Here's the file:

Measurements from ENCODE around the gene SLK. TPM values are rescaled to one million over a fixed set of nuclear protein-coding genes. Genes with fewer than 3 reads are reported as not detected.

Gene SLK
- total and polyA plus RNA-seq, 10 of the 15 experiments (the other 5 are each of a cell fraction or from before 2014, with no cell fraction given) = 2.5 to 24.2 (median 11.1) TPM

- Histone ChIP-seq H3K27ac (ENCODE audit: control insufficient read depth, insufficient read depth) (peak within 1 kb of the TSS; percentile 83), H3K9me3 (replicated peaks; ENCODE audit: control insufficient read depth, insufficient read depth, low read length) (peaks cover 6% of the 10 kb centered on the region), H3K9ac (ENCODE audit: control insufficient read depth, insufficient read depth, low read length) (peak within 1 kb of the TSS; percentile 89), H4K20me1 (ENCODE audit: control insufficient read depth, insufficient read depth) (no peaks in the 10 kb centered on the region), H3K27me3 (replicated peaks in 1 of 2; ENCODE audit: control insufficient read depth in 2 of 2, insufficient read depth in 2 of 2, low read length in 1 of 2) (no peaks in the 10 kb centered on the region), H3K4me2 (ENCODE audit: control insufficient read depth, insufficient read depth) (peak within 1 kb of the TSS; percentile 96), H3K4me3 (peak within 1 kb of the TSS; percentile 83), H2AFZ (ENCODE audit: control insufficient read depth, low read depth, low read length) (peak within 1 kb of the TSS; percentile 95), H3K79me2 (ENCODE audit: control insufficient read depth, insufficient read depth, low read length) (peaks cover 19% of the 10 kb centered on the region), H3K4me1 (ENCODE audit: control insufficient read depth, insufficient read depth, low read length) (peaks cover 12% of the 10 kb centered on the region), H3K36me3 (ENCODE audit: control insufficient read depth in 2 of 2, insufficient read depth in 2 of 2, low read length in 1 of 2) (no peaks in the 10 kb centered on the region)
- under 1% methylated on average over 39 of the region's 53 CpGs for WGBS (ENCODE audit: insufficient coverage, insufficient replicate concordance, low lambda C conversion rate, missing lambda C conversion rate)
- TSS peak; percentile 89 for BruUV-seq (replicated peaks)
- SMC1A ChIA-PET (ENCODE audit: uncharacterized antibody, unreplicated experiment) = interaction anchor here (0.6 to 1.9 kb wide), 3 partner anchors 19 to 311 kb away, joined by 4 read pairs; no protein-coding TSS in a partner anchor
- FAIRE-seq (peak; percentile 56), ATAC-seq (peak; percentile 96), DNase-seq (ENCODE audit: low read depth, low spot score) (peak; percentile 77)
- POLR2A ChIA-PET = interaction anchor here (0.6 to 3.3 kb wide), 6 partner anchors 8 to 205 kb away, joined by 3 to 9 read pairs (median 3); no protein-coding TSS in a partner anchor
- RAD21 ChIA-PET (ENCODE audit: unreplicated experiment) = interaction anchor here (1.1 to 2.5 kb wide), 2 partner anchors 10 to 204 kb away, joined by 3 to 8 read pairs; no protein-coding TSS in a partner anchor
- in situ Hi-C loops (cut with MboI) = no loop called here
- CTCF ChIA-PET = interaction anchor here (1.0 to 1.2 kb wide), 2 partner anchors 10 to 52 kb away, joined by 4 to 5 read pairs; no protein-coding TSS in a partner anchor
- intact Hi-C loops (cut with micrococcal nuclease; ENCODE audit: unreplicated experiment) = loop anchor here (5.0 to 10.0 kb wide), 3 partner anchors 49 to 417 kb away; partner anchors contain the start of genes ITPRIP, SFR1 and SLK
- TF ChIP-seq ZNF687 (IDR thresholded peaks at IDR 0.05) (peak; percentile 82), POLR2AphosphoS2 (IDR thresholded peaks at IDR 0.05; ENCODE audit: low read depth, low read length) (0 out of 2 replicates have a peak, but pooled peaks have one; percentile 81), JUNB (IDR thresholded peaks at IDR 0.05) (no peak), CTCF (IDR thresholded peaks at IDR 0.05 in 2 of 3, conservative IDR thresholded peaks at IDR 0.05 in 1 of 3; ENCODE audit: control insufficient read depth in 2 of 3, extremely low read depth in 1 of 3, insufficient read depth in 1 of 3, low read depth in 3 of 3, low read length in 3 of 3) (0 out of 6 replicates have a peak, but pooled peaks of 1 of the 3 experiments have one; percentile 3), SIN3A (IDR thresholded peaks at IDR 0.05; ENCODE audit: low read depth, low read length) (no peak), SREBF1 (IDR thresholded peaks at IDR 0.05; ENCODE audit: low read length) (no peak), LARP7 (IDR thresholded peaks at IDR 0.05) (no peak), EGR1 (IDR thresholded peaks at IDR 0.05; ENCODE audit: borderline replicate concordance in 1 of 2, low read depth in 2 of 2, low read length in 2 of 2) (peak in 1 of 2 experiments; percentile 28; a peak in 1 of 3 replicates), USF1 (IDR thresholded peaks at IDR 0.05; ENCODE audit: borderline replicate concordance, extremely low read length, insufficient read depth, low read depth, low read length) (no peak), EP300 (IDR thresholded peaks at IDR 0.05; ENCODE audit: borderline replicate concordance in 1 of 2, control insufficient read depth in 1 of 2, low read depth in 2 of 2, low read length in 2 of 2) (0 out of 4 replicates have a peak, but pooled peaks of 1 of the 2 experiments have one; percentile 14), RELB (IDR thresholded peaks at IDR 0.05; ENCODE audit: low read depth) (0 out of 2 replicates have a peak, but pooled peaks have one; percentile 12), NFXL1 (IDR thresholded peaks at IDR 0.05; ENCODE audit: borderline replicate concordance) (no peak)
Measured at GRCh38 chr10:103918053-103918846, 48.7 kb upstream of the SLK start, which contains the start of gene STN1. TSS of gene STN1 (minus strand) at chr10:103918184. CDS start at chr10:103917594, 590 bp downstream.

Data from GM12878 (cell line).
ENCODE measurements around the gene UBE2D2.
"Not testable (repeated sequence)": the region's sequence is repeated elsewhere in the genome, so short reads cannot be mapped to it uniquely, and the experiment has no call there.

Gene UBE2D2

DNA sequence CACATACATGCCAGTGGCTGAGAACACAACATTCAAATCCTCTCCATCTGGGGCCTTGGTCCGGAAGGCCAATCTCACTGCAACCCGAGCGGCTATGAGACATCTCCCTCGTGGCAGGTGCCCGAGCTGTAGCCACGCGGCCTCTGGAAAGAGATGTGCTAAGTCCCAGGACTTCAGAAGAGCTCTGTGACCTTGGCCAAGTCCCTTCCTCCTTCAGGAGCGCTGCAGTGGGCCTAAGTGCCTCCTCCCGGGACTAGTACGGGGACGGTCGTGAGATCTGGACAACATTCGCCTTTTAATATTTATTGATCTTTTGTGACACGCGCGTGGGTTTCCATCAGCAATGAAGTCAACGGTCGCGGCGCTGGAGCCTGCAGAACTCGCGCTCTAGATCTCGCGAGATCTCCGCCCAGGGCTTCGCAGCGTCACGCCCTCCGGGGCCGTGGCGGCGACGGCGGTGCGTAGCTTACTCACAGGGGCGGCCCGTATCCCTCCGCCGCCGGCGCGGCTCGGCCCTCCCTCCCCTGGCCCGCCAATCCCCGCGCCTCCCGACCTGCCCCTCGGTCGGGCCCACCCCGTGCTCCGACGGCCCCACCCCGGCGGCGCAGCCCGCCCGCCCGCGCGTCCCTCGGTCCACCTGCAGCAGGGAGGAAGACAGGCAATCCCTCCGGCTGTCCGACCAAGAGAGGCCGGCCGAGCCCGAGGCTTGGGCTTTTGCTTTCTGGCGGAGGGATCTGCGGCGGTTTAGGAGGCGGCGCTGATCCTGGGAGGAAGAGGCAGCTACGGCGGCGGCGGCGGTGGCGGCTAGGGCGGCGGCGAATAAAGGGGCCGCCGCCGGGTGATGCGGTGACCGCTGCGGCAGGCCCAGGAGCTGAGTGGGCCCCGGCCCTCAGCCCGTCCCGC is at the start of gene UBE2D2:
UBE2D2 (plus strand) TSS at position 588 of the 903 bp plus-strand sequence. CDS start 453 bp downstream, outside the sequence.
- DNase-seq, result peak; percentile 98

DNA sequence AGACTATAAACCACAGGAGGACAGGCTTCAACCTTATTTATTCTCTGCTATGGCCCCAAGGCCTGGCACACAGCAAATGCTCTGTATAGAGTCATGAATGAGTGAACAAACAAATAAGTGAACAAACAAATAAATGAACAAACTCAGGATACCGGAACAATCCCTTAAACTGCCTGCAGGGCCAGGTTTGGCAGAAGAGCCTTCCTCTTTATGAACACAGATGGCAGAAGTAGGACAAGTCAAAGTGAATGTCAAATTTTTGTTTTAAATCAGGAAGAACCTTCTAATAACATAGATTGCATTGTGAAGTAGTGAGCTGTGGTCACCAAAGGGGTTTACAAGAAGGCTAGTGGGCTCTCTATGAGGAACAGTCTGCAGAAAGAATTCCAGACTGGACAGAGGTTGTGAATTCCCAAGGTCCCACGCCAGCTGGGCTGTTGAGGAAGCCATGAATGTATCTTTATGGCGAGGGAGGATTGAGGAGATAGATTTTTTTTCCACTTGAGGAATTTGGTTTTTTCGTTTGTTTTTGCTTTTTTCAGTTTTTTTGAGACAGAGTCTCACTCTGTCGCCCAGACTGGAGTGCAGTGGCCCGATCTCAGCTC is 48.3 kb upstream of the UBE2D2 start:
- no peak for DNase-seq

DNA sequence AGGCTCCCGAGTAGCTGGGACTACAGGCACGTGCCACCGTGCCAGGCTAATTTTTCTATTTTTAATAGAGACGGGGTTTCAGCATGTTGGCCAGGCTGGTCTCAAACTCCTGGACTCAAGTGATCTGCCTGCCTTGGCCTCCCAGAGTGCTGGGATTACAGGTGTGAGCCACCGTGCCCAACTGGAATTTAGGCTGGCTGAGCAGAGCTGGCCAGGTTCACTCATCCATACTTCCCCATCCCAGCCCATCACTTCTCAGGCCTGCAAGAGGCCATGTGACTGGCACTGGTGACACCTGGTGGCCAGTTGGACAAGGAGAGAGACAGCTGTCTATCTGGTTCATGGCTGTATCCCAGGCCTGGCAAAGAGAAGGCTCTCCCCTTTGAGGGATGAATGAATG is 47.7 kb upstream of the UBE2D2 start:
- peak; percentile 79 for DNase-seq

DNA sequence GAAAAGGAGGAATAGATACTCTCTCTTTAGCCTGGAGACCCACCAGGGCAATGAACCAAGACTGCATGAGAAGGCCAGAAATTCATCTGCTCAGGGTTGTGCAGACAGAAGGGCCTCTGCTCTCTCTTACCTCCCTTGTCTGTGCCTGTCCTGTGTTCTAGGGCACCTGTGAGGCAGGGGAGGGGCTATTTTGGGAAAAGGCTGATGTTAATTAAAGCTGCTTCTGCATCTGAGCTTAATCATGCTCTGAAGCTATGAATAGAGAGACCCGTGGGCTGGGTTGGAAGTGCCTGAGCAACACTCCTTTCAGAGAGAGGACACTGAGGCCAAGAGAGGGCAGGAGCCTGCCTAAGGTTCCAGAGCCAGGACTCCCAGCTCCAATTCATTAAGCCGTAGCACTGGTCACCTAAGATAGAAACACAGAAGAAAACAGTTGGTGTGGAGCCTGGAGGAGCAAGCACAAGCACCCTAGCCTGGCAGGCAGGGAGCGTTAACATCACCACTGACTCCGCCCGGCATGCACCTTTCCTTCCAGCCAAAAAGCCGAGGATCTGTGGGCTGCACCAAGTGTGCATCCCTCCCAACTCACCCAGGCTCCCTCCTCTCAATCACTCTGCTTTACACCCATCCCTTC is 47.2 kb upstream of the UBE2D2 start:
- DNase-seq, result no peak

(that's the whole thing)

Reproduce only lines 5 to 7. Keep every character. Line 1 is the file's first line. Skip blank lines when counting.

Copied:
- under 1% methylated on average over 39 of the region's 53 CpGs for WGBS (ENCODE audit: insufficient coverage, insufficient replicate concordance, low lambda C conversion rate, missing lambda C conversion rate)
- TSS peak; percentile 89 for BruUV-seq (replicated peaks)
- SMC1A ChIA-PET (ENCODE audit: uncharacterized antibody, unreplicated experiment) = interaction anchor here (0.6 to 1.9 kb wide), 3 partner anchors 19 to 311 kb away, joined by 4 read pairs; no protein-coding TSS in a partner anchor